A member of the far-right group Proud Boys accused of an assault near what once was Seattle’s self-declared autonomous zone may be thrown in jail for one year after allegedly violating the terms of his probation agreement by crossing state lines to visit mass protests in Portland, according to reports.
Tusitala "Tiny" Toese, 24, of Vancouver, Wash., reportedly has a reputation for picking street fights with members of the far-left militant group Antifa. He was convicted on an assault charge after punching a man named Tim Ledwith in the face on a Northeast Portland sidewalk in June 2018.
He’s since been accused of violating the terms of his probation agreement multiple times over the past few months, including crossing state lines between Oregon and Washington during times of civil unrest and mass protests sparked by the May 25 death of George Floyd in police custody in Minneapolis.
On Tuesday, his probation officer asked an Oregon judge to sign a warrant for Toese's arrest, revoke his probation and sentence him to one year in jail, KOMO reported.
Toese was arrested in June for allegedly beating a man near the area Seattle protesters declared the Capitol Hill Autonomous Zone, or CHAZ. People occupied the six city blocks later renamed the Capitol Hill Organized Protest, or the CHOP, for weeks before unchecked crime and fatal shootings forced police to reclaim an abandoned police precinct, dismantle barriers and make dozens of arrests.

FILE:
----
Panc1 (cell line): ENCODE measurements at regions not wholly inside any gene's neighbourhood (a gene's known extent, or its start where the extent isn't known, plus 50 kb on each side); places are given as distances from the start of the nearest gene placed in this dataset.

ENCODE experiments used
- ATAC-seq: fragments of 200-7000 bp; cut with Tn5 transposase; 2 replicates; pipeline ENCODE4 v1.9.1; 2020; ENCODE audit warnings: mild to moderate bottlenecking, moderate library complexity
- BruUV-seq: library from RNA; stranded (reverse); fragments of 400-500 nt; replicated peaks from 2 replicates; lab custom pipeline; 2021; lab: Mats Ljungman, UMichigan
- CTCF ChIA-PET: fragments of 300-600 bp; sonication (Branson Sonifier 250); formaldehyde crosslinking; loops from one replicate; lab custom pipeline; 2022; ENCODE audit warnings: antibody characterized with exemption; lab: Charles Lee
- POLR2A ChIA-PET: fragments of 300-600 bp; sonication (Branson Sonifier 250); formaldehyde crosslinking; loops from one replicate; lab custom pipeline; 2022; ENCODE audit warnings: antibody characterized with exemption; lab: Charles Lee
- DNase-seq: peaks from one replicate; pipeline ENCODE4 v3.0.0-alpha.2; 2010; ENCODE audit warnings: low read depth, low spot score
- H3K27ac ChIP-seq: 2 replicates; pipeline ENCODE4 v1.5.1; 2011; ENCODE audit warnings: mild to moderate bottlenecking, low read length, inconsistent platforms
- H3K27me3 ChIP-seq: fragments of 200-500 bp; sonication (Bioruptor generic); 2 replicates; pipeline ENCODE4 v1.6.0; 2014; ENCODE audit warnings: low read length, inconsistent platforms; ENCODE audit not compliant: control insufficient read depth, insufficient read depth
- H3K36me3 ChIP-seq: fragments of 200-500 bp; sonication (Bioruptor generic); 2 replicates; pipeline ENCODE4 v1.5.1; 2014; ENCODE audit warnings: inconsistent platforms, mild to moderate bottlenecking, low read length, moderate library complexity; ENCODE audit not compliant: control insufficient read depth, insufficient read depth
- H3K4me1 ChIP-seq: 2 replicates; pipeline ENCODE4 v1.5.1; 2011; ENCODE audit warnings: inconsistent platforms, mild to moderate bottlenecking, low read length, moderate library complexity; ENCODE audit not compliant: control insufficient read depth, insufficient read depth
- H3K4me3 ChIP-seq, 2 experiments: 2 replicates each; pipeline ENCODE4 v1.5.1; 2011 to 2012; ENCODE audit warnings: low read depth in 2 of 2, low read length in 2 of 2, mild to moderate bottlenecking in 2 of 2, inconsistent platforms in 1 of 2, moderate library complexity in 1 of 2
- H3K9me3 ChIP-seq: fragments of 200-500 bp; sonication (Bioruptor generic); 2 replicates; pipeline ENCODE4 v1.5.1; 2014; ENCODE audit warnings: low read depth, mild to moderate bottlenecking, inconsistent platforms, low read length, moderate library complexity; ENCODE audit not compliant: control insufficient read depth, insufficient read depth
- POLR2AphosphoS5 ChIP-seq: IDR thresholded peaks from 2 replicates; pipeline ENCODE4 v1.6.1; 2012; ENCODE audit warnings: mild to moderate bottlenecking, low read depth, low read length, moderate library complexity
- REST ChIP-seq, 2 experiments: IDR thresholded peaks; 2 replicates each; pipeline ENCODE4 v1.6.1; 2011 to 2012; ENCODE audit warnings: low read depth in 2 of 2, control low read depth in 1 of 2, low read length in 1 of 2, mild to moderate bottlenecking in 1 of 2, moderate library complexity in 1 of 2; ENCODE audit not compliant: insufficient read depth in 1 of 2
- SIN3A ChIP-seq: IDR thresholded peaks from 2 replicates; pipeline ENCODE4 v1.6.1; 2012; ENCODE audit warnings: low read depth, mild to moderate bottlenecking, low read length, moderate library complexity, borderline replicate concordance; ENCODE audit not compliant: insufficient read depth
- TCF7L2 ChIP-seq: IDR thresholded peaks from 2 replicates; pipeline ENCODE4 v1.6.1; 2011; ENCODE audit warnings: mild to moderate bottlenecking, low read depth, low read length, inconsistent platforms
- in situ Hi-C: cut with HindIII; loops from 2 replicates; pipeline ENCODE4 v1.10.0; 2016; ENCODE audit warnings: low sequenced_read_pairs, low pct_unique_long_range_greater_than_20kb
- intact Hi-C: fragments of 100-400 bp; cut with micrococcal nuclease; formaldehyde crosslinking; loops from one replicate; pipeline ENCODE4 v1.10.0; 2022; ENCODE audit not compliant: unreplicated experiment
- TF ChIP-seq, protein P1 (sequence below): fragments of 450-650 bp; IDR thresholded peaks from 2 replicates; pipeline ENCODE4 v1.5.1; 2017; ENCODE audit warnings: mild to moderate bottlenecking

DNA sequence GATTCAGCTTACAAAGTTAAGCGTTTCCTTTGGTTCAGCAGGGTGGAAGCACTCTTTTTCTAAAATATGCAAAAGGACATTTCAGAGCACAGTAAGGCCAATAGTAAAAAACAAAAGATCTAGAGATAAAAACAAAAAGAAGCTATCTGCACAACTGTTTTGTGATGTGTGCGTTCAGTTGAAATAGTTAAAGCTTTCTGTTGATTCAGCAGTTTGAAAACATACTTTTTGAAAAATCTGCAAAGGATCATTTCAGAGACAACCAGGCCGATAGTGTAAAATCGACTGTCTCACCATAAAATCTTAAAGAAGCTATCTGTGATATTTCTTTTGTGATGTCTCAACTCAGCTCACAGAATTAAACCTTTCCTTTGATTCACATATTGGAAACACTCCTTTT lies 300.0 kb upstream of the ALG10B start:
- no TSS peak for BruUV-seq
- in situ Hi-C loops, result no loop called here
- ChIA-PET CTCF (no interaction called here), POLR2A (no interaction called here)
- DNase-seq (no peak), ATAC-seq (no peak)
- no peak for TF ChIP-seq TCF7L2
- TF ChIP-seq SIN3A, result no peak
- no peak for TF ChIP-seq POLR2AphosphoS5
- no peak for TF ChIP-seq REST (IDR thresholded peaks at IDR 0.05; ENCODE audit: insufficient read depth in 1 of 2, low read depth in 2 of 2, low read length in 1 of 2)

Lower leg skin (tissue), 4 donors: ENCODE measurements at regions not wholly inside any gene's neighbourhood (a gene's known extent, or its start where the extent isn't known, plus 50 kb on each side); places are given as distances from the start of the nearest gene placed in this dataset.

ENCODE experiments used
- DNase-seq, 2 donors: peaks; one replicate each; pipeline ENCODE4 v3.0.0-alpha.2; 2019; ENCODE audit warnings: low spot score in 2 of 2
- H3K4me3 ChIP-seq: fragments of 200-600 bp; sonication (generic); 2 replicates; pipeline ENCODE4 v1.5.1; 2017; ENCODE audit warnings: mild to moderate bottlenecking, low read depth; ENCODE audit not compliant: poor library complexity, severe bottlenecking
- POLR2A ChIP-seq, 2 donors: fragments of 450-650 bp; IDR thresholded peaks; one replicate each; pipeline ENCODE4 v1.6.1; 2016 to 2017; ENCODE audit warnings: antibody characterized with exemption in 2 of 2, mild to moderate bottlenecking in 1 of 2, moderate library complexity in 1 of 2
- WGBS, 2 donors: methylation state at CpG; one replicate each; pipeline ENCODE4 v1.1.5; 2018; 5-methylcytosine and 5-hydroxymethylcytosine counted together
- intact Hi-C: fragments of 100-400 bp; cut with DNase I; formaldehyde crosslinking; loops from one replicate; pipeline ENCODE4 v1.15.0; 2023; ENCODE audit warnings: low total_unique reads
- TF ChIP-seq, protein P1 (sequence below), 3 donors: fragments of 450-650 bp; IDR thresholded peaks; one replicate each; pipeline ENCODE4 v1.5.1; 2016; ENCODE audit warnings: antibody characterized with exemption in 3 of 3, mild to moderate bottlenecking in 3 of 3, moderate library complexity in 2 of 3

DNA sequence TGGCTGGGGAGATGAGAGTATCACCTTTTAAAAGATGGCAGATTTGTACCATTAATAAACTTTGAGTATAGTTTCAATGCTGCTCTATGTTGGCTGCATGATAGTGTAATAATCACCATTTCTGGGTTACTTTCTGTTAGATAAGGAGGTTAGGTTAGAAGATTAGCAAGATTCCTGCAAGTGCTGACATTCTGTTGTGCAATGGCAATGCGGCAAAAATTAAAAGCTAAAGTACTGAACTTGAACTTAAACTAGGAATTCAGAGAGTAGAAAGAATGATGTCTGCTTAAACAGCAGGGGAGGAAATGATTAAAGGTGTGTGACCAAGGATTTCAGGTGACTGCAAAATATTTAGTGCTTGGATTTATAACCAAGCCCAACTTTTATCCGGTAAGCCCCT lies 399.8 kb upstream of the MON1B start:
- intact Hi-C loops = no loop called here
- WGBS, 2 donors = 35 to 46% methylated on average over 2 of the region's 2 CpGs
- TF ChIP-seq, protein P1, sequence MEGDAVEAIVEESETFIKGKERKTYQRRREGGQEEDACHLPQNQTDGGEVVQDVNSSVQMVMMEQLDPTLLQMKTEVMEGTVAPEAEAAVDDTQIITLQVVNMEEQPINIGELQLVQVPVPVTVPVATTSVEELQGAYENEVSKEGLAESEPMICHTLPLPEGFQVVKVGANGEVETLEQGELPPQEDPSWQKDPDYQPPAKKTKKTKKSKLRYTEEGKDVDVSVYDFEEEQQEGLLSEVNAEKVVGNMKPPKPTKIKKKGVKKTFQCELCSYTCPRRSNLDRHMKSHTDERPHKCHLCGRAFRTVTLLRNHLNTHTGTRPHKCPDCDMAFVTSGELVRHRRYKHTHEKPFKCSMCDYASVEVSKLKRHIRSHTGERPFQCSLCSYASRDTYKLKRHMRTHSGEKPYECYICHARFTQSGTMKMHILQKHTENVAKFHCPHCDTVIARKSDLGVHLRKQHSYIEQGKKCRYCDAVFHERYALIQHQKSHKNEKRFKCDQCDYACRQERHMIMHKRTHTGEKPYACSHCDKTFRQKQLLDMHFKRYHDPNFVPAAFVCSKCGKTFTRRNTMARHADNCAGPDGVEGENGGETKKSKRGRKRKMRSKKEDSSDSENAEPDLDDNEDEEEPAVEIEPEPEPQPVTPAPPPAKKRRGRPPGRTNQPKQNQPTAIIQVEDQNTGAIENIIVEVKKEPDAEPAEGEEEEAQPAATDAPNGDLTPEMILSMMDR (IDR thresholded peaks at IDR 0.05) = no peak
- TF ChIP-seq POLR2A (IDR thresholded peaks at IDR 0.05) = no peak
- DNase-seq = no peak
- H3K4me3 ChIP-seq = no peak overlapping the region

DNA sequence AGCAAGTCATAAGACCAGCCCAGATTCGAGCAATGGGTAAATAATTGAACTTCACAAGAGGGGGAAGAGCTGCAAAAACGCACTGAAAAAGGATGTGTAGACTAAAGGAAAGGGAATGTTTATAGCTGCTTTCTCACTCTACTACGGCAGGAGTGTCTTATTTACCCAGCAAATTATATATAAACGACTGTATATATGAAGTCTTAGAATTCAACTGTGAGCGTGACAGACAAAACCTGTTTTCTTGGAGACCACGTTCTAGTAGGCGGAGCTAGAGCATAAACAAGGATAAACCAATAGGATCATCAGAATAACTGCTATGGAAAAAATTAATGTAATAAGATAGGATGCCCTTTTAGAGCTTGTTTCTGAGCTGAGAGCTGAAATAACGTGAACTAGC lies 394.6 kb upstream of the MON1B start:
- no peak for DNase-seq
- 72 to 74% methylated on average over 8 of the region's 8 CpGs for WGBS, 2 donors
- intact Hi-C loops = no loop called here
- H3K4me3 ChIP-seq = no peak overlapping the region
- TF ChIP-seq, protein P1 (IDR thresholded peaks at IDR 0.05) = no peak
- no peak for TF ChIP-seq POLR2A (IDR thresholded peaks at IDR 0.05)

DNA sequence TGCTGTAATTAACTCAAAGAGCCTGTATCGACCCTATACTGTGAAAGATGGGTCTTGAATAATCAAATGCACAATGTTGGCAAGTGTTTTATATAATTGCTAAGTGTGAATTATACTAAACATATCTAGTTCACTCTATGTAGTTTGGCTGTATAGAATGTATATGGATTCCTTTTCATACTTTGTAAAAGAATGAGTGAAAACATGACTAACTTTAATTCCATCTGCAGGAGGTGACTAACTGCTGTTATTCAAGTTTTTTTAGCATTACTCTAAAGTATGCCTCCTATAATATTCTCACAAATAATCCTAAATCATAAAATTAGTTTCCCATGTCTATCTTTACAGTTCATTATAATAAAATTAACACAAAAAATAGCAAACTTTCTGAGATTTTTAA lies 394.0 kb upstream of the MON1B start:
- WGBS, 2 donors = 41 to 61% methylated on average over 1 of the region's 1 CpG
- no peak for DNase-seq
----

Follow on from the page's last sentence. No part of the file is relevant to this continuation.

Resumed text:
His probation officer, Heather Fowler, said she was made aware of the alleged assault when she began receiving several emails that “included a link to a video, which shows Mr. Toese push another man while some of his associates punch the man and throw the man's cellphone to the ground, breaking it. Another video shows Mr. Toese and his group walking through the CHAZ area."
Toese, who lives in southwest Washington, also traveled to Oregon without first seeking permission and visited Portland on June 4, Fowler said. He spent a night in the Multnomah County Jail on June 23 but was released the next day with an ankle monitor to track his GPS location, Willamette Week reported.
Despite being under house arrest, Toese’s GPS showed he traveled outside of Clark County, Wash. He also failed to charge his ankle monitor, missed a meeting with his probation officer and refused to provide her with information in regards to where he was staying.